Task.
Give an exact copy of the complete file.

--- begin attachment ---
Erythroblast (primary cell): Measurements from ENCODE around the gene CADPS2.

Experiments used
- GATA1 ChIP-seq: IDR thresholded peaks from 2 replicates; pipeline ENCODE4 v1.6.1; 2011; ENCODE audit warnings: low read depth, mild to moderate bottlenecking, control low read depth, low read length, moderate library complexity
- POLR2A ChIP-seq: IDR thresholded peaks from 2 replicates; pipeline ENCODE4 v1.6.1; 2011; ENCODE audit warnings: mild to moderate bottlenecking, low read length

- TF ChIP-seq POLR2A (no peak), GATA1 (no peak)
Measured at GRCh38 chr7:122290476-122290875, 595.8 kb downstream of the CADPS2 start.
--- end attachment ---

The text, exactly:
Erythroblast (primary cell): Measurements from ENCODE around the gene CADPS2.

Experiments used
- GATA1 ChIP-seq: IDR thresholded peaks from 2 replicates; pipeline ENCODE4 v1.6.1; 2011; ENCODE audit warnings: low read depth, mild to moderate bottlenecking, control low read depth, low read length, moderate library complexity
- POLR2A ChIP-seq: IDR thresholded peaks from 2 replicates; pipeline ENCODE4 v1.6.1; 2011; ENCODE audit warnings: mild to moderate bottlenecking, low read length

- TF ChIP-seq POLR2A (no peak), GATA1 (no peak)
Measured at GRCh38 chr7:122290476-122290875, 595.8 kb downstream of the CADPS2 start.